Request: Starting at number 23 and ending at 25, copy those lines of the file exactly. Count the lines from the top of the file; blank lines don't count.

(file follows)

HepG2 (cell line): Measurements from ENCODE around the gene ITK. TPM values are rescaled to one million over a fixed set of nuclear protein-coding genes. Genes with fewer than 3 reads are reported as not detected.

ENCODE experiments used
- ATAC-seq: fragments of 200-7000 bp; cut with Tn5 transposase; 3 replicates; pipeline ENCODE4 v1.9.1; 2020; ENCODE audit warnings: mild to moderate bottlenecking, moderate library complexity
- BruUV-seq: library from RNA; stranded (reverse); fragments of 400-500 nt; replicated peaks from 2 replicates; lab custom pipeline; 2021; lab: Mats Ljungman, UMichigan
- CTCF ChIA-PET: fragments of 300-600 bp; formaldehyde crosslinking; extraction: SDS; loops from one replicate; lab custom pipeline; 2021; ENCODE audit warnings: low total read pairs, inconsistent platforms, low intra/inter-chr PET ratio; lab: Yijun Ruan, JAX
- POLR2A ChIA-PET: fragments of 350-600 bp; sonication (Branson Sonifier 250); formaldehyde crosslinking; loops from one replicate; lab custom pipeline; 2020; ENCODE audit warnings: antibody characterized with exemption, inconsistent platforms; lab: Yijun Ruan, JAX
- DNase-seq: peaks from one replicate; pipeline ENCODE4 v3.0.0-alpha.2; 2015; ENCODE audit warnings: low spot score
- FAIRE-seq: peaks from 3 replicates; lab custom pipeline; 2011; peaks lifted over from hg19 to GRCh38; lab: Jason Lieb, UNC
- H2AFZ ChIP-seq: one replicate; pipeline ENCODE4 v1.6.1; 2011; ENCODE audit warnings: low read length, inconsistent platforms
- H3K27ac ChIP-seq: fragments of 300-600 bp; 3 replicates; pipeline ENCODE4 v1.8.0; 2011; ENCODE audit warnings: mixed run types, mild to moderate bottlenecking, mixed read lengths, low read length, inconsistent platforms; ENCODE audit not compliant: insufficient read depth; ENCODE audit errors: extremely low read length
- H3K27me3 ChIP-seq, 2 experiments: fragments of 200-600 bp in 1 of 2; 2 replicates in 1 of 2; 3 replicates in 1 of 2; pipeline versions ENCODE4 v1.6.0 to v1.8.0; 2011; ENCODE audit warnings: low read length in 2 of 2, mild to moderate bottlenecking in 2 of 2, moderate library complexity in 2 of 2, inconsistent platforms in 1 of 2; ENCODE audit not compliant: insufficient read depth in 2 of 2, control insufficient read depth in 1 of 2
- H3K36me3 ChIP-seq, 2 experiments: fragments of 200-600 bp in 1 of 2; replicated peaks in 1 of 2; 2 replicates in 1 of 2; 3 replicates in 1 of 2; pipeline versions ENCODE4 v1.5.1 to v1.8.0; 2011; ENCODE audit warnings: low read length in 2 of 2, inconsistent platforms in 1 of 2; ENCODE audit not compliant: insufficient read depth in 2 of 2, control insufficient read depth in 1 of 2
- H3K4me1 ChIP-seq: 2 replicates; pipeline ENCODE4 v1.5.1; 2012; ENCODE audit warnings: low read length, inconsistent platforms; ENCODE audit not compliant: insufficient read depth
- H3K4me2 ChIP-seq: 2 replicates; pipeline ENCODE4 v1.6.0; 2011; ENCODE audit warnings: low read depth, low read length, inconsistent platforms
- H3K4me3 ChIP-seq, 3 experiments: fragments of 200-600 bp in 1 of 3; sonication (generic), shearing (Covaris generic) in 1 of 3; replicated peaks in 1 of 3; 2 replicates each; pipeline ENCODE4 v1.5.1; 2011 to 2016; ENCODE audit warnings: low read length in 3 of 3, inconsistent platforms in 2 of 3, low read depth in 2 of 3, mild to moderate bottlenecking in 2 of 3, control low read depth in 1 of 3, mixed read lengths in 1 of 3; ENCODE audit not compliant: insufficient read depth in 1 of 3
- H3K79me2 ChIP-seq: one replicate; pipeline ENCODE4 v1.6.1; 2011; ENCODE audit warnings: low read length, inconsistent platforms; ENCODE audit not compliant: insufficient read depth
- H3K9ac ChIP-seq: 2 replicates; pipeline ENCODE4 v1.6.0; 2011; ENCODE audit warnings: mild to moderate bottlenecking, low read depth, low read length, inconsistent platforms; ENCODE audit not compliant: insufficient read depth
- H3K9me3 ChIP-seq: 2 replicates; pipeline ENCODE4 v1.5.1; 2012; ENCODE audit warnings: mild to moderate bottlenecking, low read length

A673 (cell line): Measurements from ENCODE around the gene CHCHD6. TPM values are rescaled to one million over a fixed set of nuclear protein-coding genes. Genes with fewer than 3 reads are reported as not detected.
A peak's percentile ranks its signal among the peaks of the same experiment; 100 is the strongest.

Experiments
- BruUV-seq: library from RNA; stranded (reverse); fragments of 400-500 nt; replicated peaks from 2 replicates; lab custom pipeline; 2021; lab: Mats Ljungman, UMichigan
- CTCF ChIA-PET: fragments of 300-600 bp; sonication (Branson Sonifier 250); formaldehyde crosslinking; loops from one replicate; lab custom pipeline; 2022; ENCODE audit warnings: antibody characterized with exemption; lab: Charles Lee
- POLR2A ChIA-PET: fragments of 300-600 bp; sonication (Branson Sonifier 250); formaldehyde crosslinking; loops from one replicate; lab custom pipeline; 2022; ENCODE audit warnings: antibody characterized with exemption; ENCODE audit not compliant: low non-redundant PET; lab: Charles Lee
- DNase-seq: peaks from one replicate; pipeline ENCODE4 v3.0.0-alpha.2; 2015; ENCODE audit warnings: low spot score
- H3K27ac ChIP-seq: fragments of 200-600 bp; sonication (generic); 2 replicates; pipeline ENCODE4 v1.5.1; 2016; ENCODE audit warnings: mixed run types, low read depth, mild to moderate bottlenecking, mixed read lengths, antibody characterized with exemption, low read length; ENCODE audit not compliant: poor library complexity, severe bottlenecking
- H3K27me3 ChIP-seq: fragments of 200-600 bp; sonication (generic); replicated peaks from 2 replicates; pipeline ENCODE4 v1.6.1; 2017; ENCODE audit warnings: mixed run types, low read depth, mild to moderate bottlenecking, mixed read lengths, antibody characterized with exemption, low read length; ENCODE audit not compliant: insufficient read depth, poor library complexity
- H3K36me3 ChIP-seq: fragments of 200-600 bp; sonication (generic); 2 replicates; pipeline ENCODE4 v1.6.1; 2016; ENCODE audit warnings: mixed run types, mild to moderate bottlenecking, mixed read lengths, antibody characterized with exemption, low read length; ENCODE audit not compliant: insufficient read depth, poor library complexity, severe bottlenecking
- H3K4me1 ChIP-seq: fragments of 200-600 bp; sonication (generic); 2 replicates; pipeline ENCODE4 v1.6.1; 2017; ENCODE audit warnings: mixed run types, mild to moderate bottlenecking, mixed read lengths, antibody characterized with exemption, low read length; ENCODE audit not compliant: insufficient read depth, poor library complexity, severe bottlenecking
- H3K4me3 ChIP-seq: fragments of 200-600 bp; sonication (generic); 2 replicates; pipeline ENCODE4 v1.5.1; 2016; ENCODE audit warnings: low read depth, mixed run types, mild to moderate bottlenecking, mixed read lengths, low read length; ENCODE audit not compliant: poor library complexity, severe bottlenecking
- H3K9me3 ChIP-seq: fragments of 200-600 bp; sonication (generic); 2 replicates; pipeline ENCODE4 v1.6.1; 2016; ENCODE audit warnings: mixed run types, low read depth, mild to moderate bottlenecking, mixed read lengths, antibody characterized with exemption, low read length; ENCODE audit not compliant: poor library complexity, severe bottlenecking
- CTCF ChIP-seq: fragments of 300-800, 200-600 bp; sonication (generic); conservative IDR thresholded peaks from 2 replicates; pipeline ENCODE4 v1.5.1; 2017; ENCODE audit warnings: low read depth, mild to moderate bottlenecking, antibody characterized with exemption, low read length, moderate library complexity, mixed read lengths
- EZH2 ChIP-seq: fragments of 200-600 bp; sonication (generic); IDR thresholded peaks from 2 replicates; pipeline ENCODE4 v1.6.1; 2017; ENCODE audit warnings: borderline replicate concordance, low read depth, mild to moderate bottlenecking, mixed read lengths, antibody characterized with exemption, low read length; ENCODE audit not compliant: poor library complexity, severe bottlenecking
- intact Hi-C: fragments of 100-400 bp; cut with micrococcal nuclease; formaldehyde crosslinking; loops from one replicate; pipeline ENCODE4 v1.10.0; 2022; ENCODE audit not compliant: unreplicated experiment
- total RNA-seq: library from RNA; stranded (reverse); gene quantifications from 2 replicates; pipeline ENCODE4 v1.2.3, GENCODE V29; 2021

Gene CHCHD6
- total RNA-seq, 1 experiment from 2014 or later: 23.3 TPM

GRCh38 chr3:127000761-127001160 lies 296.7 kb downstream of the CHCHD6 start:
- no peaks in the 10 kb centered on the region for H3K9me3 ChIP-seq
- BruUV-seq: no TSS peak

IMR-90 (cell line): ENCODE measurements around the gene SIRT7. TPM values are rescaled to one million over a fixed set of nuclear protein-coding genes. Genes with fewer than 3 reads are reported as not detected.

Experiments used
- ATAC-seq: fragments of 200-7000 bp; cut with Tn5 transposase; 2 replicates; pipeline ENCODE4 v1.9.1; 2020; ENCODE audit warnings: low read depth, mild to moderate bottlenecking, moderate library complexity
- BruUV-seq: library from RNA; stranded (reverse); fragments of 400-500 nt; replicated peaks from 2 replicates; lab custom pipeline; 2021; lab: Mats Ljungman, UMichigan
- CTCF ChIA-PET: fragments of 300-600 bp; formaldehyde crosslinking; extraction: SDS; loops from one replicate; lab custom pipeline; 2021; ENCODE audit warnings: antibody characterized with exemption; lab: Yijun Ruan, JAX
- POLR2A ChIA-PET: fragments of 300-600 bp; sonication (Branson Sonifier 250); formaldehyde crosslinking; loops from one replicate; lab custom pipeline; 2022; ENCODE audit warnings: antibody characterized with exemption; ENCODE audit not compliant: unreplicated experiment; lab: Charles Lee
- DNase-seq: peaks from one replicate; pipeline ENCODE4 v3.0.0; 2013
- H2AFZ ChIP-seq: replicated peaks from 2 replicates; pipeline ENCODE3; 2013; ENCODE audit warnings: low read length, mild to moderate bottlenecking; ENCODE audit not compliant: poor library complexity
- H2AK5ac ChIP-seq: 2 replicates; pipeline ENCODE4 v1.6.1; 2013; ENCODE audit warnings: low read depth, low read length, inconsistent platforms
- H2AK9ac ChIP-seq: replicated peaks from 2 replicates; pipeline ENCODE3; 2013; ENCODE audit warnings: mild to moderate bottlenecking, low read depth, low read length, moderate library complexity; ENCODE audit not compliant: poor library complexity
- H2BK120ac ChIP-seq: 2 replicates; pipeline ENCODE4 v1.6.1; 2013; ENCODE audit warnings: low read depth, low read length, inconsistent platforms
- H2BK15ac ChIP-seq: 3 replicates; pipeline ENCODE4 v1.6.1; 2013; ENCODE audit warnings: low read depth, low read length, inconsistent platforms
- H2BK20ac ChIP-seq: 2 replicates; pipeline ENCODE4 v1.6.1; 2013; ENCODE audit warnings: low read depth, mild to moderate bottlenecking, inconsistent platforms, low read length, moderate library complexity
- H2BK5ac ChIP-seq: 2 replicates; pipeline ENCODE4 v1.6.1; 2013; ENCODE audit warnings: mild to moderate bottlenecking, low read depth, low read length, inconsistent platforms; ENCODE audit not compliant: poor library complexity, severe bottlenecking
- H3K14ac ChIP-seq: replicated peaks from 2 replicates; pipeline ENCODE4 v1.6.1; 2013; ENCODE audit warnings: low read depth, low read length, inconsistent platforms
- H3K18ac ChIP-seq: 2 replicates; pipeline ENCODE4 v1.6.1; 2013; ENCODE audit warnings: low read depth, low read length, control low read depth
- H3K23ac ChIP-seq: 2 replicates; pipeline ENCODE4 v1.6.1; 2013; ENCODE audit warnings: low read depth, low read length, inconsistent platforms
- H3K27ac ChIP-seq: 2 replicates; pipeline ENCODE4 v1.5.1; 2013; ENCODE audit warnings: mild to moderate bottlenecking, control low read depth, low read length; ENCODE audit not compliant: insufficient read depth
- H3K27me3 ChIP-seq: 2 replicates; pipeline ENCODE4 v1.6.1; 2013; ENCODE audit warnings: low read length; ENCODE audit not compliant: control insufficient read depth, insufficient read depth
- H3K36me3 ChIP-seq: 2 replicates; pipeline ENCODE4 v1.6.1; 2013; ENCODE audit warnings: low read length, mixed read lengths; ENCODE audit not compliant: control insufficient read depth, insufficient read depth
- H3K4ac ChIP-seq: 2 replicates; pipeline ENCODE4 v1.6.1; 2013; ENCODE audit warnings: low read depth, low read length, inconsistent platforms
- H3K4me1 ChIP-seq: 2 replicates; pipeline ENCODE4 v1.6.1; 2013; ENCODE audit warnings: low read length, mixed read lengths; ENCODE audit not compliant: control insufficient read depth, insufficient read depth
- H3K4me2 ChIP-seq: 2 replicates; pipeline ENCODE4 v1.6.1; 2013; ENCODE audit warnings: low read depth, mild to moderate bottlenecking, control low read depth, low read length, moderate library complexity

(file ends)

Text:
- CTCF ChIA-PET: fragments of 300-600 bp; sonication (Branson Sonifier 250); formaldehyde crosslinking; loops from one replicate; lab custom pipeline; 2022; ENCODE audit warnings: antibody characterized with exemption; lab: Charles Lee
- POLR2A ChIA-PET: fragments of 300-600 bp; sonication (Branson Sonifier 250); formaldehyde crosslinking; loops from one replicate; lab custom pipeline; 2022; ENCODE audit warnings: antibody characterized with exemption; ENCODE audit not compliant: low non-redundant PET; lab: Charles Lee
- DNase-seq: peaks from one replicate; pipeline ENCODE4 v3.0.0-alpha.2; 2015; ENCODE audit warnings: low spot score